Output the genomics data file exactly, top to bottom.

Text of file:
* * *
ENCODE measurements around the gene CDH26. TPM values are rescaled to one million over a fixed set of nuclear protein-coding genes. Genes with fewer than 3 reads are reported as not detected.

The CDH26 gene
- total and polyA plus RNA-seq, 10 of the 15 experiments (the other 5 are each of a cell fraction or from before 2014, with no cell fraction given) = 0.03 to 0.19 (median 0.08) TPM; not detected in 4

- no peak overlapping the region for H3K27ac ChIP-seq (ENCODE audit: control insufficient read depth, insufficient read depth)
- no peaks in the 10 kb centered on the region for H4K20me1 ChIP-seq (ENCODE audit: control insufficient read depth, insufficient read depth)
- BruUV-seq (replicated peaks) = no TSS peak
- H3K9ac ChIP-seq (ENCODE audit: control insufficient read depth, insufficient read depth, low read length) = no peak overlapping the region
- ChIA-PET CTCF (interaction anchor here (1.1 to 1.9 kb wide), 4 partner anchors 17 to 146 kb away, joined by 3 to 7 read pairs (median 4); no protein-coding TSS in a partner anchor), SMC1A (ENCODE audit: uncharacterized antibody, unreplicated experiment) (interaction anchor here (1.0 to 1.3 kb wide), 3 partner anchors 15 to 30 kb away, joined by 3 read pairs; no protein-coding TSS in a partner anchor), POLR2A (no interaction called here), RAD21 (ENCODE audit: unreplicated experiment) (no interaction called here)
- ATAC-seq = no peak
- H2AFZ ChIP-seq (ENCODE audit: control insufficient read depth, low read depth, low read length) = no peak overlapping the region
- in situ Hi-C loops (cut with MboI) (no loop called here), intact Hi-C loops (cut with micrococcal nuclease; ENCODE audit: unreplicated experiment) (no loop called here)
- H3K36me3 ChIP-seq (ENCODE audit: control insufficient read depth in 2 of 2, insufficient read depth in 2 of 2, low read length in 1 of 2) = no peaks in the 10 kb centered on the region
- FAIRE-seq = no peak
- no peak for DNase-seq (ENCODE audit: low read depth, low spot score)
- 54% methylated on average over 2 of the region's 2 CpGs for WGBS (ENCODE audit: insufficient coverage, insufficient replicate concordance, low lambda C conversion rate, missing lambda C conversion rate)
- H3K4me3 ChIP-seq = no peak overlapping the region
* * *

ENCODE measurements around the gene CDH26. TPM values are rescaled to one million over a fixed set of nuclear protein-coding genes. Genes with fewer than 3 reads are reported as not detected.

The CDH26 gene
- total and polyA plus RNA-seq, 10 of the 15 experiments (the other 5 are each of a cell fraction or from before 2014, with no cell fraction given) = 0.03 to 0.19 (median 0.08) TPM; not detected in 4

- no peak overlapping the region for H3K27ac ChIP-seq (ENCODE audit: control insufficient read depth, insufficient read depth)
- no peaks in the 10 kb centered on the region for H4K20me1 ChIP-seq (ENCODE audit: control insufficient read depth, insufficient read depth)
- BruUV-seq (replicated peaks) = no TSS peak
- H3K9ac ChIP-seq (ENCODE audit: control insufficient read depth, insufficient read depth, low read length) = no peak overlapping the region
- ChIA-PET CTCF (interaction anchor here (1.1 to 1.9 kb wide), 4 partner anchors 17 to 146 kb away, joined by 3 to 7 read pairs (median 4); no protein-coding TSS in a partner anchor), SMC1A (ENCODE audit: uncharacterized antibody, unreplicated experiment) (interaction anchor here (1.0 to 1.3 kb wide), 3 partner anchors 15 to 30 kb away, joined by 3 read pairs; no protein-coding TSS in a partner anchor), POLR2A (no interaction called here), RAD21 (ENCODE audit: unreplicated experiment) (no interaction called here)
- ATAC-seq = no peak
- H2AFZ ChIP-seq (ENCODE audit: control insufficient read depth, low read depth, low read length) = no peak overlapping the region
- in situ Hi-C loops (cut with MboI) (no loop called here), intact Hi-C loops (cut with micrococcal nuclease; ENCODE audit: unreplicated experiment) (no loop called here)
- H3K36me3 ChIP-seq (ENCODE audit: control insufficient read depth in 2 of 2, insufficient read depth in 2 of 2, low read length in 1 of 2) = no peaks in the 10 kb centered on the region
- FAIRE-seq = no peak
- no peak for DNase-seq (ENCODE audit: low read depth, low spot score)
- 54% methylated on average over 2 of the region's 2 CpGs for WGBS (ENCODE audit: insufficient coverage, insufficient replicate concordance, low lambda C conversion rate, missing lambda C conversion rate)
- H3K4me3 ChIP-seq = no peak overlapping the region